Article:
The PC-21 is capable of sustained low-level speeds in excess of 320 kts; hydraulically-assisted ailerons and roll spoilers can produce fighter-like rates of roll in excess of 200° per second. It is therefore possible to download more training from fighter lead-in trainers to the PC-21 than to any other turboprop trainer in the world.
The technology used in the PC-21 is optimized to provide the most flexible training system in the world. The combination of a modern, inherently efficient aircraft, with an avionics system that can address current and future training demands enables an air force to respond to ever changing front-line requirements despite increasing pressure on training budgets.
The PC-21 avionics system is a Pilatus design and there is no reliance on third-party integrators or exposure to state controls. Pilatus has used modern avionics standards and an open-system architecture to allow training system designers much greater scope for innovation, adaptation and change. Upgrades are not reliant on third-party licenses and are cost effective over the product life cycle. The revolutionary, fully-digital glass cockpit environment of the PC-21 is capable of emulating front-line types. This flexibility helps to shorten the training process and increases the overall success rate.
The PC-21 has been designed from the outset to have a predictable cost profile over its life cycle. Modern materials, a full-scale fatigue analysis and an innovative design concept have resulted in an aircraft that is ideal for both conventional and performance-based operations. The advantages offered by expanded-envelope training coupled with the reliability and maintainability advantages of a modern design reduce life-cycle costs and increase value for money when compared with older turboprop or lightweight jet aircraft. Training needs analysis studies have shown that the cost of taking a student to wings graduation could be reduced by over 50%.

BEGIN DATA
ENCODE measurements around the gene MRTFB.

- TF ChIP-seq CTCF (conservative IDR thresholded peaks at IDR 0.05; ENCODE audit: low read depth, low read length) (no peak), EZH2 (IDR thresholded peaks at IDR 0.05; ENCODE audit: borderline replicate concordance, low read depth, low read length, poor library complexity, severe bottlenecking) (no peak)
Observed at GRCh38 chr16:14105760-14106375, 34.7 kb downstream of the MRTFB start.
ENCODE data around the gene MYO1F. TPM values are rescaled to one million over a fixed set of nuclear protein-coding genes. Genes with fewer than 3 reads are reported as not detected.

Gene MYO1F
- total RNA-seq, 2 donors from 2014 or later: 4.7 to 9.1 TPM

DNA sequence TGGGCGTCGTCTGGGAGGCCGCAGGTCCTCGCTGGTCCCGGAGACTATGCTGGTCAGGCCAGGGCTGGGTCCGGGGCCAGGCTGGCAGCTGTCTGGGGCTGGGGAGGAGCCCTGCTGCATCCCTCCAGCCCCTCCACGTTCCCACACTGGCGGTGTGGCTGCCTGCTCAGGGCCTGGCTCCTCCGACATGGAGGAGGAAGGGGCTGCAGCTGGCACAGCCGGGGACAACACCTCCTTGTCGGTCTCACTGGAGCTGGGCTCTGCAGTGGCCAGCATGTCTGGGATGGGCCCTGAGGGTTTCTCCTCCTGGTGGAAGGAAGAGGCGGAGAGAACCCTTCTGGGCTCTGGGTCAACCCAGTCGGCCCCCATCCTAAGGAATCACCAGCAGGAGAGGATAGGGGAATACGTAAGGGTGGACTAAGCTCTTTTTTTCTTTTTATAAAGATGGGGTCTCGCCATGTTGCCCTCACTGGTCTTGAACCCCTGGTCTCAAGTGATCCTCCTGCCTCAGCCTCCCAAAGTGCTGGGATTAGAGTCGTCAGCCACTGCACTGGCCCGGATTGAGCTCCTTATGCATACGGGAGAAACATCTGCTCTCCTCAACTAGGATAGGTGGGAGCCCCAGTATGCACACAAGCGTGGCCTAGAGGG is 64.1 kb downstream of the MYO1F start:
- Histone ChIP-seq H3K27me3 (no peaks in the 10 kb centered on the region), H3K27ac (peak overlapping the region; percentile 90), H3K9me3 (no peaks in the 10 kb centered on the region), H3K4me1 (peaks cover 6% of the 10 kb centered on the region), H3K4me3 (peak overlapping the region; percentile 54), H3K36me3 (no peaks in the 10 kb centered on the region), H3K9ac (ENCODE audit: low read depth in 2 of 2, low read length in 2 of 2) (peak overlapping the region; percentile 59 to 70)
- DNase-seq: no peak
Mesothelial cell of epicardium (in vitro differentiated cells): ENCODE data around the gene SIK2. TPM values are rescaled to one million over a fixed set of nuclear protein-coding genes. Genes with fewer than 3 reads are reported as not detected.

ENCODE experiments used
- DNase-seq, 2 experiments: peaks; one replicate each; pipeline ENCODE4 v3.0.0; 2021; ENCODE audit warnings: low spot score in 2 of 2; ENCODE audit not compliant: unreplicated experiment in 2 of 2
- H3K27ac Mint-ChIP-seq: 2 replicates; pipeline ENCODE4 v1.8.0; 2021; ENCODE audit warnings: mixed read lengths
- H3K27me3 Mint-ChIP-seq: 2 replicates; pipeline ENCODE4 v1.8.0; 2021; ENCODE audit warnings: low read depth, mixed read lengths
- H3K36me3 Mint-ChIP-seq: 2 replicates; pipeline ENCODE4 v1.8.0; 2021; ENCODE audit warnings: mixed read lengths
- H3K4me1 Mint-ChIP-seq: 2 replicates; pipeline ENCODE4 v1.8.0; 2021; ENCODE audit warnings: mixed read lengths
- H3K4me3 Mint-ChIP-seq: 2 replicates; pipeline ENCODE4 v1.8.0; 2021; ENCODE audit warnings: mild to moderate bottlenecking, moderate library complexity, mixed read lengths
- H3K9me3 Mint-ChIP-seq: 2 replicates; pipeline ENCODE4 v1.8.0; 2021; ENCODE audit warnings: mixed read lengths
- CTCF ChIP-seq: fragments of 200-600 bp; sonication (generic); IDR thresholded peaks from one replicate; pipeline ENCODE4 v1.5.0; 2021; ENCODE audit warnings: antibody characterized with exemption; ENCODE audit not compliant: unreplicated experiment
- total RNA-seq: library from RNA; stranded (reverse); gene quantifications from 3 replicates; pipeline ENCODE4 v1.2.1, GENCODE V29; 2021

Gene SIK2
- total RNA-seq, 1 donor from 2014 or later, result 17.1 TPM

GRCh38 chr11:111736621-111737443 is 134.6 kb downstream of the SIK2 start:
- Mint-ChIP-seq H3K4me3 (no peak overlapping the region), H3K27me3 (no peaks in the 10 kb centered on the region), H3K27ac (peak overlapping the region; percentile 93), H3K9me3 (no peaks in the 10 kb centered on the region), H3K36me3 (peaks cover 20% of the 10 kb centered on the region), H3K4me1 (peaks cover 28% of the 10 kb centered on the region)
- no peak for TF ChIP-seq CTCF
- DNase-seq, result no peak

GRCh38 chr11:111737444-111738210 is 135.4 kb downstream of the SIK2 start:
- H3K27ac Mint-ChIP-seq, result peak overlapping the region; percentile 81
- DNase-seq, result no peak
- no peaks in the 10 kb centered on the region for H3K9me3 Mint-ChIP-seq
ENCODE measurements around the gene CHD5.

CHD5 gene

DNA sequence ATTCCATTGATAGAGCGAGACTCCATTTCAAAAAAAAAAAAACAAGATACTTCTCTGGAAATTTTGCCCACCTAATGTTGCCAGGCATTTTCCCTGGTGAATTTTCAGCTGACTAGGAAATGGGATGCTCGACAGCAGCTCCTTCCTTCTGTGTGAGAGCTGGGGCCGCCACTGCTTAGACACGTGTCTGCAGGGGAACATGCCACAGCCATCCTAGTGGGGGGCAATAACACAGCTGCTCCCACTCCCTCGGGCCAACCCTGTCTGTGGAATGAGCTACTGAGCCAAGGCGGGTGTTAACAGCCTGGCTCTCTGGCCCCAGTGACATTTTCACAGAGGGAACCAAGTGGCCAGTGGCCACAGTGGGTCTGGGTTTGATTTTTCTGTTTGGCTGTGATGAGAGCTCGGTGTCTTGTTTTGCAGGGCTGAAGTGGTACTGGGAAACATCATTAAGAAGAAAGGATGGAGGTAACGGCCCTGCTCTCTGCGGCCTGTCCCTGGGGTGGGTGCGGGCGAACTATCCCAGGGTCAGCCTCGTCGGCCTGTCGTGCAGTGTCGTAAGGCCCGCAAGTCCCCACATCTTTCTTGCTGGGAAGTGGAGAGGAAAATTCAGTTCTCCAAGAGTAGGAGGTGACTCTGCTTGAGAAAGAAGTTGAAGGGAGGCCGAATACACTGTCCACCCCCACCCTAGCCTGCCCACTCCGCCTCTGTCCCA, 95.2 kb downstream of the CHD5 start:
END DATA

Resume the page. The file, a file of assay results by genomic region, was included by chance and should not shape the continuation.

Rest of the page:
The latest generation fighter, transport and helicopter aircraft are all characterized by vastly increased mission system workloads. As a result, student pilots need to be exposed to a realistic cockpit environment at the earliest stages of their training. The PC-21’s expanded training envelope allows students to be introduced to profiles that were previously only possible with expensive jet training; making it easier for air forces to take the next generation of student pilots through to a successful operational conversion. The PC-21’s performance and flexibility combine with affordability to provide a new level of training effectiveness. Greater training effectiveness results in fewer total training hours, higher graduation rates and ultimately pilots reaching the front line sooner at less cost.